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Zapped pickles: Quick and easy

Recipe: Microwave method for last cucumber (or zucchini) of summer

Making pickles in the microwave is a snap.

These homemade pickles are ready in a snap. The secret? They're zapped! It's a wonderful way to use up the last cucumber or zucchini of summer.

The microwave speeds up the pickling process, allowing the other ingredients to penetrate the vegetables. Instead of several days or weeks, these pickles are ready overnight.

I admit that I was shocked by the idea of microwaving pickles. I tend to think of cucumber pickles as work, submerging dill-size cukes in ice while boiling the jars.

This bread-and-butter method proved super easy. These pickles will keep in the refrigerator at least a month. But they never last that long; they're all gone quickly, too.

Zapped bread and butter pickles
Makes about 1 pint

1 large (8-to 10-inch) cucumber, washed and sliced
1 medium white or yellow onion, peeled and thinly sliced
1 teaspoon kosher (non-iodized) salt
1 cup white sugar
1/2 cup white vinegar
1 teaspoon pickling spice
Scrub cucumber well and slice crosswise about 1/8-inch thick with skin on. Peel and slice onion.
In a large microwave-safe bowl, mix salt, sugar, vinegar and pickling spice. Add cucumber and onion slices. Mix well. Cover with plastic wrap, vented on one side.
Microwave on HIGH for 7 to 8 minutes, stirring twice. Cucumbers should be tender and onions soft and translucent.

Sterilize a pint jar (the dishwasher works fine). Transfer the pickle mixture into the jar and seal tightly. Chill in the refrigerator overnight before serving.

Note: For less sweet pickles, reduce sugar to 1/2 cup. Zucchini may be substituted for cucumber.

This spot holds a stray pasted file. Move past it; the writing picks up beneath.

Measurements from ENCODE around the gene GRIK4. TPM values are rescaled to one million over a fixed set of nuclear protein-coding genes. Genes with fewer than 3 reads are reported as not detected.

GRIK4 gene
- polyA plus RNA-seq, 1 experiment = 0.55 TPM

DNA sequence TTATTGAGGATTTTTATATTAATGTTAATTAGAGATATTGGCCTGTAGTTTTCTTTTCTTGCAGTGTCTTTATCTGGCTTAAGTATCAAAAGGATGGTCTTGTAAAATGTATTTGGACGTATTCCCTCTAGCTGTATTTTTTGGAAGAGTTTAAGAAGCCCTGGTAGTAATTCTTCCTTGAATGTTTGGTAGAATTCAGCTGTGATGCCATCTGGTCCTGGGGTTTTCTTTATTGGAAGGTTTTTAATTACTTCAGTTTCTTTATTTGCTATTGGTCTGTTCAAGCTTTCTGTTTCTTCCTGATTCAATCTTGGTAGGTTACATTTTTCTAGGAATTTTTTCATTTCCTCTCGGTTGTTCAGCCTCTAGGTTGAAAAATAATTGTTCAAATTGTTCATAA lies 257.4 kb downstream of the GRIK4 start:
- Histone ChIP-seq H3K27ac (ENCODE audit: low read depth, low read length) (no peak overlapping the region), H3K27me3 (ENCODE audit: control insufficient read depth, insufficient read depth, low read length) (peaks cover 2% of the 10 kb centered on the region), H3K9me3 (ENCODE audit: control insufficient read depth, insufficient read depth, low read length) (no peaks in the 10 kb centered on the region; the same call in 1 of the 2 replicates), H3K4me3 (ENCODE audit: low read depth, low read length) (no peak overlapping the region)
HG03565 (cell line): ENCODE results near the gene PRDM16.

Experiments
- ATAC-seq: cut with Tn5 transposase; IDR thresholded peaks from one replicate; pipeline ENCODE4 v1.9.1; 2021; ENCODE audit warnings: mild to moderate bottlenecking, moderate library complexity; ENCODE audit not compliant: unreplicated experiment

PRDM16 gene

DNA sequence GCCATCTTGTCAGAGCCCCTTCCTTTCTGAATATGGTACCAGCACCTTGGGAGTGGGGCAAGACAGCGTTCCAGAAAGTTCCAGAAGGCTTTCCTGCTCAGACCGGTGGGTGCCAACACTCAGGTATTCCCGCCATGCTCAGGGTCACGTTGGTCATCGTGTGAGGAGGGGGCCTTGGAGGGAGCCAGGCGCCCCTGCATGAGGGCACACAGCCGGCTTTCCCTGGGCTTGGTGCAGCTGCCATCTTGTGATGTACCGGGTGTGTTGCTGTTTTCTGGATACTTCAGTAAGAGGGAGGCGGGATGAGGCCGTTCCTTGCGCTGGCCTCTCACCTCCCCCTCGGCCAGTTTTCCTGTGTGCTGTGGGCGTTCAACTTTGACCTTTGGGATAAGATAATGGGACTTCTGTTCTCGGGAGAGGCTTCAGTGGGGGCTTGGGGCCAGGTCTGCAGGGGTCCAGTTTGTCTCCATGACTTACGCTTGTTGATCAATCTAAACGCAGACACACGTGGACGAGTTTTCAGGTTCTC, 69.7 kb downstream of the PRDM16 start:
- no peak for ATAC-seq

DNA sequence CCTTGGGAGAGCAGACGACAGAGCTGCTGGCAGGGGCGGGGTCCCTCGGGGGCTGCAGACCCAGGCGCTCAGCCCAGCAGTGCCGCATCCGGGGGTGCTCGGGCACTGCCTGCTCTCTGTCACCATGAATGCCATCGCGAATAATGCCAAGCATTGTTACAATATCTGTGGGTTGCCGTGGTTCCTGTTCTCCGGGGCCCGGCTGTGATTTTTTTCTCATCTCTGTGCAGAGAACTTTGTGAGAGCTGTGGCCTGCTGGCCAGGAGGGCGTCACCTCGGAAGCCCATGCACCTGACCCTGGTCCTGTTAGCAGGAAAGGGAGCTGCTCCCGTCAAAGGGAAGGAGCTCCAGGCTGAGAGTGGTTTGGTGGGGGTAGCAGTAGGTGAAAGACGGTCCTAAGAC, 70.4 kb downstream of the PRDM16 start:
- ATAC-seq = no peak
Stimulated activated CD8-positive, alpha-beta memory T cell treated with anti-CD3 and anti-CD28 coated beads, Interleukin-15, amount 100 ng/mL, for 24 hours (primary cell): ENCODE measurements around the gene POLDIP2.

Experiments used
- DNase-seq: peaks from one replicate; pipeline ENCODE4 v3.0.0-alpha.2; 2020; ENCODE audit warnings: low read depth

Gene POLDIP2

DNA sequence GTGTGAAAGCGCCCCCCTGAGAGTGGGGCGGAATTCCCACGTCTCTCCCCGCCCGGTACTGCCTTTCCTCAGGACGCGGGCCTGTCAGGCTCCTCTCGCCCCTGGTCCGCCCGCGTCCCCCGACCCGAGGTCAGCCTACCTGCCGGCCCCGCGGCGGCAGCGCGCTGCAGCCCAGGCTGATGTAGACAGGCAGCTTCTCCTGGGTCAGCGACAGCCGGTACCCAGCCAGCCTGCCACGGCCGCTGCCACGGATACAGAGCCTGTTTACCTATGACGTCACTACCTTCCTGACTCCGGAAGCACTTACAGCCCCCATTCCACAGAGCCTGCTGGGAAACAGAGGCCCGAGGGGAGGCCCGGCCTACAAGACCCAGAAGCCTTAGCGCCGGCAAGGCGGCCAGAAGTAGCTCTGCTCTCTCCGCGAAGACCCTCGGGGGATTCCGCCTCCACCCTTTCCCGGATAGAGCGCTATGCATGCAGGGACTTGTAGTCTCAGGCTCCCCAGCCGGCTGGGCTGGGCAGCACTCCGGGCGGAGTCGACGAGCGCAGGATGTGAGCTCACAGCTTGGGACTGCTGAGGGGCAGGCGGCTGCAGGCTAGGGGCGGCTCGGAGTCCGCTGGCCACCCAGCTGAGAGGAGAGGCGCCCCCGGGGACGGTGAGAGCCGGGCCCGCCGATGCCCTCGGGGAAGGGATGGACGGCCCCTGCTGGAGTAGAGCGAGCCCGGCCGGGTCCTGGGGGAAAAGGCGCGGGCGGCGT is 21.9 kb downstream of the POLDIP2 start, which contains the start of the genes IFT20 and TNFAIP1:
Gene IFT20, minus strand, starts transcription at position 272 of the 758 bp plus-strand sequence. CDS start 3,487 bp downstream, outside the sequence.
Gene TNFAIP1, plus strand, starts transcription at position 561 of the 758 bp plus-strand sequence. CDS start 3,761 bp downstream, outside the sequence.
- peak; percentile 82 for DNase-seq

(Photo by Debbie Arrington)


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Dig In: Garden Checklist

For week of Sept. 24:

This week our weather will be just right for fall gardening. What are you waiting for?

* Now is the time to plant for fall. The warm soil will get these veggies off to a fast start.

* Keep harvesting tomatoes, peppers, squash, melons and eggplant. Tomatoes may ripen faster off the vine and sitting on the kitchen counter.

* Compost annuals and vegetable crops that have finished producing.

* Cultivate and add compost to the soil to replenish its nutrients for fall and winter vegetables and flowers.

* Fertilize deciduous fruit trees.

* Plant onions, lettuce, peas, radishes, turnips, beets, carrots, bok choy, spinach and potatoes directly into the vegetable beds.

* Transplant cabbage, broccoli, kale, Brussels sprouts and cauliflower as well as lettuce seedlings.

* Sow seeds of California poppies, clarkia and African daisies.

* Transplant cool-weather annuals such as pansies, violas, fairy primroses, calendulas, stocks and snapdragons.

* Divide and replant bulbs, rhizomes and perennials. That includes bearded iris; if they haven’t bloomed in three years, it’s time to dig them up and divide their rhizomes.

* Dig up and divide daylilies as they complete their bloom cycle.

* Divide and transplant peonies that have become overcrowded. Replant with “eyes” about an inch below the soil surface.

* Late September is ideal for sowing a new lawn or re-seeding bare spots.

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